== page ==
Amazon’s Alexa hacked purposely to demonstrate security flaws

by Julie Splinters - -

Echo devices might not be that safe, research shows

Amazon’s Alexa hacked by Checkmarx

Voice activation devices such as Amazon’s Alexa and Google Assistant are useful and fun-to-use. Generally, these devices are relatively well protected when it comes to privacy. However, thanks to ever-improving technologies and hacking attacks[1] that keep increasing around the globe, the microphone inside the house might pose a serious security risk.

This time, Checkmarx,[2] a leader company in application security testing and validation, decided to use its clever coding skills to dig into Alexa’s functionality. What they found was quite surprising: they managed to hack Alexa device by simply creating an application that could be potentially inserted into Amazon app store by a third party. 

Checkmarx contacted Amazon with these findings. As a result, the tech giant reacted with the immediate fix for a flaw.

Researchers did not take long to make Alexa fulfill their demands

The device should “wake up” as soon as it hears “Alexa.” It is supposed to follow the script of the activated app, record user’s communication with it and then shut itself down, preventing from the further recording of sounds.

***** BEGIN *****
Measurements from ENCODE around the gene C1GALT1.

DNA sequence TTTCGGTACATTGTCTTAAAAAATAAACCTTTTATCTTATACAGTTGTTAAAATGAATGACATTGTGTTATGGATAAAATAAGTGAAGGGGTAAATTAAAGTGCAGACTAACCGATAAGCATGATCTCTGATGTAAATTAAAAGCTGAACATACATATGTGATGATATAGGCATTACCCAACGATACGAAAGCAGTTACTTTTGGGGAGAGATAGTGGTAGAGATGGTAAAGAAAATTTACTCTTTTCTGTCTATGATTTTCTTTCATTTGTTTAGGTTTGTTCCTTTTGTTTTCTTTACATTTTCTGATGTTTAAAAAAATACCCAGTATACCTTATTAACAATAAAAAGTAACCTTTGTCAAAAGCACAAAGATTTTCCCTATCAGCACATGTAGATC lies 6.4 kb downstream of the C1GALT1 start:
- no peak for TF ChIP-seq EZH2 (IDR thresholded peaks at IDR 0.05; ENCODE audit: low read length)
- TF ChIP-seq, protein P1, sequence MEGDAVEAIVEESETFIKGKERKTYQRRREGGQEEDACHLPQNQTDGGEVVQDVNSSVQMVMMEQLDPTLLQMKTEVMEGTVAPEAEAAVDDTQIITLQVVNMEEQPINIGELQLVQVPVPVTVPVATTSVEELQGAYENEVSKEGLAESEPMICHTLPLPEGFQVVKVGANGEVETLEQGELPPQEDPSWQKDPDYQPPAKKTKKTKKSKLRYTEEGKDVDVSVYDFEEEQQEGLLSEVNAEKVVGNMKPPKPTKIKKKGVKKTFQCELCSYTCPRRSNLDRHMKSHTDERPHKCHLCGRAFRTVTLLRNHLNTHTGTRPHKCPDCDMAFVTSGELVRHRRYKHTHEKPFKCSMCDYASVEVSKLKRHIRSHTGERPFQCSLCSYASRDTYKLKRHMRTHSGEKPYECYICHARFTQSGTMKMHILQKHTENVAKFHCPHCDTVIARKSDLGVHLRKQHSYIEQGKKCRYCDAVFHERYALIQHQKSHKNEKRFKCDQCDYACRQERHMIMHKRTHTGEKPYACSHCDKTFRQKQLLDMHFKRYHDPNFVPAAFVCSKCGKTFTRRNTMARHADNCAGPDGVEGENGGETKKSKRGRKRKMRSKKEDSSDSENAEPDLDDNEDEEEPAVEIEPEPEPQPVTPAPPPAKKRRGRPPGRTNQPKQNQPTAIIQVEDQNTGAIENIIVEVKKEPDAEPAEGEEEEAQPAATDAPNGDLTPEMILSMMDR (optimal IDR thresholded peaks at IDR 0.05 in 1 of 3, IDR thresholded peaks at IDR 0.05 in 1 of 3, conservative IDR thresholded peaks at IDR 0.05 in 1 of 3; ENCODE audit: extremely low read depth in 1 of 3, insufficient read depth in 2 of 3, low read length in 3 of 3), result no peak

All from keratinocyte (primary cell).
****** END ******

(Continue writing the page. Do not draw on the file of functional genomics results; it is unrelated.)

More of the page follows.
Checkmarx found a way to bypass this sequence and finally hack the device. In fact, they succeeded without tremendous effort. Erez Yalon, the head of research at Checkmarx, came up with the following explanation:

We actually did not hack anything, we did not change anything, we just used the features that are given to developers. We had a few challenges that we had to overcome, but step by step it happened.

For demonstration purposes, the researchers used a simple calculator skill app to gain access to Alexa. However, making the device to keep listening and recording without alerting the user was not as simple as it seemed. To keep Alexa on for another cycle, Checkmarx experts had to manipulate the code called “shouldEndSession” by replacing words with empty values.[3] This made the device to stay silent.

Additionally, Checkmarx found a way to make the device to record all words, transcribe them and send data back to the developer. In normal mode, Alexa transcribes[4] only specific commands.

Amazon is working on improving the security of their device

Fortunately, certain limitations are applied to this security breach as the data that could be could be collected is not provided as conversations, but as transcripts. Also, the recording session would only last few minutes before the device shuts itself down.

Checkmarx also noted that the blue indicator light stays on during this process. Therefore, users can still see if the device is listening. 

After being informed, Amazon launched few updates to app-certification process[5] to not allow apps that can listen in. Also, empty prompts and extremely long sessions are now analyzed to take appropriate action.

About the author

Julie Splinters
Julie Splinters - Malware removal specialist

Julie Splinters is the News Editor of 2-spyware. Her bachelor was English Philology.

Contact Julie Splinters
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References